"'Have Djedi assigned to the house of prince Hordedef,he will reside with him, and he will be provided with a thousand loaves of bread,a hundred jars of beer, one ox and a hundred bundles of vegetables."
In prior translations, the bundles of vegetables are translated to one hundred bunches of onions or garlic. I wasn't researching onions but rather was recently reading a section of Plutarch Moralia on Isis and Osiris and found this interesting claim:
Nothing that is irrational or fabulous or prompted by superstition, as some believe, has ever been given a place in their rites, but in them are some things that have moral and practical values, and others that are not without their share in the refinements of history or natural science, as, for example, that which has to do with the onion. FFor the tale that Dictys, the nurseling of Isis, in reaching for a clump of onions, fell into the river and was drowned is extremely incredible. But the priests keep themselves clear of the onion and detest it and are careful to avoid it, because it is the only plant that naturally thrives and flourishes in the waning of the moon. It is suitable for neither fasting nor festival, because in the one case it causes thirst and in the other tears for those who partake of it.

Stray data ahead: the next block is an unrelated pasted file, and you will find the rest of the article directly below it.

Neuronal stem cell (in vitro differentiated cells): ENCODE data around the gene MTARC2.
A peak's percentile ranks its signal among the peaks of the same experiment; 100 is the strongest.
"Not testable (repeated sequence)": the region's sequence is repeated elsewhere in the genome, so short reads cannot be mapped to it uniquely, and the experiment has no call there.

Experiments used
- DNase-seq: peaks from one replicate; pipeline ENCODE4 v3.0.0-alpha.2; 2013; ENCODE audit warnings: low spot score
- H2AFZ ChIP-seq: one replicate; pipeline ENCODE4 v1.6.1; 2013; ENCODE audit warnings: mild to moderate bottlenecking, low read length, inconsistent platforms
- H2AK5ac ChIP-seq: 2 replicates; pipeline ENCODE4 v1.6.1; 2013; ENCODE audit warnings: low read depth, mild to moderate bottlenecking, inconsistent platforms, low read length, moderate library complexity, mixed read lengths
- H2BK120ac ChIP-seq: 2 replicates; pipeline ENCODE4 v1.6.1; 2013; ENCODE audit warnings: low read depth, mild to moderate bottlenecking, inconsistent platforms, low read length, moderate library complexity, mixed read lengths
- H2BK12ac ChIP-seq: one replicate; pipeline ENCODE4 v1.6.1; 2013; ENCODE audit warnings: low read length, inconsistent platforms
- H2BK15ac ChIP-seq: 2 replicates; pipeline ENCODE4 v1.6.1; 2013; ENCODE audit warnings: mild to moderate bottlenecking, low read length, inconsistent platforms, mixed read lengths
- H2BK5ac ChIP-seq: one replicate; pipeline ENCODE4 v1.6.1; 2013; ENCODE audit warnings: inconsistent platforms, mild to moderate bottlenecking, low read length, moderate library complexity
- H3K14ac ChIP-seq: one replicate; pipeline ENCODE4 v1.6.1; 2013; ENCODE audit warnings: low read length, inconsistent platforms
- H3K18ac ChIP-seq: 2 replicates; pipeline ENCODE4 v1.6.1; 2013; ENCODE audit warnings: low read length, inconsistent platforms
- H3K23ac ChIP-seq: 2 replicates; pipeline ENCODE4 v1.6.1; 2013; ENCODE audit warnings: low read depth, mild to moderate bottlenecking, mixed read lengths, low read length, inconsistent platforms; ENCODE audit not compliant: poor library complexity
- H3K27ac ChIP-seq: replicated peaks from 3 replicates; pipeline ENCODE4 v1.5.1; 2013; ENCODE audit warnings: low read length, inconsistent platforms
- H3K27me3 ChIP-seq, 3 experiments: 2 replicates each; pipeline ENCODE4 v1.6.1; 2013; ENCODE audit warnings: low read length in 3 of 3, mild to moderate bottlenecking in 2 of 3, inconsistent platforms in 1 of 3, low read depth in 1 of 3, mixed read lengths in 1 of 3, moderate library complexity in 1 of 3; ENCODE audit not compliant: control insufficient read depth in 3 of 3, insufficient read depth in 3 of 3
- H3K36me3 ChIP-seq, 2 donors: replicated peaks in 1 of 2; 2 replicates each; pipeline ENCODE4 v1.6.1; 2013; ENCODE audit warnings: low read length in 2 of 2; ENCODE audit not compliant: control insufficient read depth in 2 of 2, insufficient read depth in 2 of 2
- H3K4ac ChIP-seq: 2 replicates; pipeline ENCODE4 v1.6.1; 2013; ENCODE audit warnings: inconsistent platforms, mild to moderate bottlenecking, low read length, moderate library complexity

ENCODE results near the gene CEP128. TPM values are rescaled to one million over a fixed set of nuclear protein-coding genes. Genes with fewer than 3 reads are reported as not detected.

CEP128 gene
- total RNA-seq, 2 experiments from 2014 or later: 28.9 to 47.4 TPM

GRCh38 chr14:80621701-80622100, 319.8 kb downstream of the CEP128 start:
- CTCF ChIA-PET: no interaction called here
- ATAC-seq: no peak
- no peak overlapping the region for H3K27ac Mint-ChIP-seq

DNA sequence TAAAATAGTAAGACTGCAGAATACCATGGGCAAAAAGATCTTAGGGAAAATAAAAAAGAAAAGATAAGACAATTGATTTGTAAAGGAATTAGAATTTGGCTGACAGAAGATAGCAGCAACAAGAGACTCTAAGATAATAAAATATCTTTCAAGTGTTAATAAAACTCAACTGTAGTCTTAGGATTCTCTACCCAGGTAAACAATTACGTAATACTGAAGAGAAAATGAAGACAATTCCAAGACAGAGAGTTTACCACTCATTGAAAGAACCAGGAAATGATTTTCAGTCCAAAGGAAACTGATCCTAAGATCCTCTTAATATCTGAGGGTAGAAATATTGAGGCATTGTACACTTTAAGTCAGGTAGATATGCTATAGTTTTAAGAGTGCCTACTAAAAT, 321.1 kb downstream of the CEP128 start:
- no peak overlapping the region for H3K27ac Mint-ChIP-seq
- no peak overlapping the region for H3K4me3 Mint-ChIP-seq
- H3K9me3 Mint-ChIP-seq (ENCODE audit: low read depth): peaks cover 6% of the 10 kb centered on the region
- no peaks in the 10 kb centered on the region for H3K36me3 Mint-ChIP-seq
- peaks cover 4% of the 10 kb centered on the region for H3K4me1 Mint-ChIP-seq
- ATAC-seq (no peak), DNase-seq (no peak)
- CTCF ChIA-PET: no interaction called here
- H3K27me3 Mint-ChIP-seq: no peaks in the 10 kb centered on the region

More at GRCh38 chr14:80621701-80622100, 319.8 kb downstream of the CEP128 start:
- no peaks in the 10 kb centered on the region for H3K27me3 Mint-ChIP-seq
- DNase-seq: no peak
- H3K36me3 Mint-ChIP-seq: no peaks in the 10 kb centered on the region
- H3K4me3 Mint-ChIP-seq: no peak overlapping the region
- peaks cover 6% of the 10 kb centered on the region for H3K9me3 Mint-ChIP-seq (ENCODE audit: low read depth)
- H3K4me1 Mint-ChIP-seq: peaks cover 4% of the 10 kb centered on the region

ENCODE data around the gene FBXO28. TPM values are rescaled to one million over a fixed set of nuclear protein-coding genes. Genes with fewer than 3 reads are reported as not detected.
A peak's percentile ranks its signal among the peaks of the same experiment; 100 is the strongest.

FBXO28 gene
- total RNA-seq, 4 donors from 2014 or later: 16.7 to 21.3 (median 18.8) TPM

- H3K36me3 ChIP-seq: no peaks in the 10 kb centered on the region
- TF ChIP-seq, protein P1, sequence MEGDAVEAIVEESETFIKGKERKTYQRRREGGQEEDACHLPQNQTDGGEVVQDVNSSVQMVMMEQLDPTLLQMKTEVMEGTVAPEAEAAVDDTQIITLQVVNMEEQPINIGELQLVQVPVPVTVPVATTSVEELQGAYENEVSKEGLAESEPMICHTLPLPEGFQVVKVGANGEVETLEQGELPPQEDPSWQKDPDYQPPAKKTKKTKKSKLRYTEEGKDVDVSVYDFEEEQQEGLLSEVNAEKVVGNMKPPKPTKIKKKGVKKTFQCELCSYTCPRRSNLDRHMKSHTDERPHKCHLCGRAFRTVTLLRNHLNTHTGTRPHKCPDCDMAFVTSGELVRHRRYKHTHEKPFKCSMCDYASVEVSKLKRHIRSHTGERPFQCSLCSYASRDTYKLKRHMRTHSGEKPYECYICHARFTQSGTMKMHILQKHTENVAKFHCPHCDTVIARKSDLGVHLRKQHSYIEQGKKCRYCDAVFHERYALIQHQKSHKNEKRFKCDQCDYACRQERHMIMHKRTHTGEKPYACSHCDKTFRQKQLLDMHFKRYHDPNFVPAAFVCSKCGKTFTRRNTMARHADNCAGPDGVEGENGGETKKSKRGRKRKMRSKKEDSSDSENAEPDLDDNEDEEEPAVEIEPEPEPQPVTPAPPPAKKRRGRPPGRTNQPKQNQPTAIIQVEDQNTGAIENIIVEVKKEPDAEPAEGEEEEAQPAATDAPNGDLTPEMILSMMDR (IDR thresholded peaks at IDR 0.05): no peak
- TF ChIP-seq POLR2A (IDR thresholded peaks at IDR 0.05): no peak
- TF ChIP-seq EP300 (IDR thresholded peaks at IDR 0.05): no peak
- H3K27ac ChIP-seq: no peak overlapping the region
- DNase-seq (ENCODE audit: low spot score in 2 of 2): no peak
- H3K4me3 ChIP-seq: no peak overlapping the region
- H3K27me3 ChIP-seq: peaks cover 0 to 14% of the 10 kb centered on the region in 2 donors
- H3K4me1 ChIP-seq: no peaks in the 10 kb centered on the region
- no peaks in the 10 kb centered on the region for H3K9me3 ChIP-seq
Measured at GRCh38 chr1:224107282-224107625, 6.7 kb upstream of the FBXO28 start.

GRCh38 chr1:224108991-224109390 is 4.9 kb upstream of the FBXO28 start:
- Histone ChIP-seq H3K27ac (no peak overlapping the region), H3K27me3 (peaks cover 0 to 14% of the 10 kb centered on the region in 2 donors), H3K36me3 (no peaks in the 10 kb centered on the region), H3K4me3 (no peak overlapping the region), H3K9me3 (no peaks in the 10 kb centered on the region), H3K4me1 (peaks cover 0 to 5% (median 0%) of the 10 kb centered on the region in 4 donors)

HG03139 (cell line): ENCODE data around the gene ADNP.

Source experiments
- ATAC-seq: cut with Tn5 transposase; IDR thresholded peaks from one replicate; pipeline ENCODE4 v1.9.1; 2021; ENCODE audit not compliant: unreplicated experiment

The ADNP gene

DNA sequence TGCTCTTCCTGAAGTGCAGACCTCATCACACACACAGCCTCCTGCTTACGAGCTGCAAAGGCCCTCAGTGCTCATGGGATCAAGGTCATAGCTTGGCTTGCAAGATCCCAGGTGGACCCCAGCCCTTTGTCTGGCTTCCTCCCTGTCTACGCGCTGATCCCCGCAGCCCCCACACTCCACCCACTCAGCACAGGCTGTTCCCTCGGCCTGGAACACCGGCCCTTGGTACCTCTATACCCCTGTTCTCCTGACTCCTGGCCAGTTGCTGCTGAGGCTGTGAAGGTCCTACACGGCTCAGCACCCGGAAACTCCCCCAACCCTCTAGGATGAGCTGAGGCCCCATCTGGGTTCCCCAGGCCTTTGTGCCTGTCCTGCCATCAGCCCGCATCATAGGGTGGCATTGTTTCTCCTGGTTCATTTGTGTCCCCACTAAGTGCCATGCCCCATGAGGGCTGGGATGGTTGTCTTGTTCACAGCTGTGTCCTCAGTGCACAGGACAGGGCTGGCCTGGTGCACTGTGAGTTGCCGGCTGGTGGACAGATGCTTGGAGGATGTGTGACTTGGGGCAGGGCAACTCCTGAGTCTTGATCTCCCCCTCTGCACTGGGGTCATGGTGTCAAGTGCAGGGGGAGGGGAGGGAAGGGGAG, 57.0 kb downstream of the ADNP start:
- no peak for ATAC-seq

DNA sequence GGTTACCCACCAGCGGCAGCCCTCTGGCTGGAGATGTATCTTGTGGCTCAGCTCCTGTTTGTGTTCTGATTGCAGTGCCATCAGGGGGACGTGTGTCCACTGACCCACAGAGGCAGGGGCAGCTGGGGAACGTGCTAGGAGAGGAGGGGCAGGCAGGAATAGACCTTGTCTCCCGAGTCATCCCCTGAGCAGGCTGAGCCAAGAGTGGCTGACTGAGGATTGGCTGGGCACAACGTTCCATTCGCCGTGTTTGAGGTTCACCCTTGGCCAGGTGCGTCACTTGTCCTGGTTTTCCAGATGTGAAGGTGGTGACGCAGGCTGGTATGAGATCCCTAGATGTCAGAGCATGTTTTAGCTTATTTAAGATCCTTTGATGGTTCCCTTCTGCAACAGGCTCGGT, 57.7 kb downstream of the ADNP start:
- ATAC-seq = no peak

This quote comes from the following translation of Plutarch work: [penelope.uchicago.edu]
Interesting that the provisions given to Djedi have an association with the waning of the moon.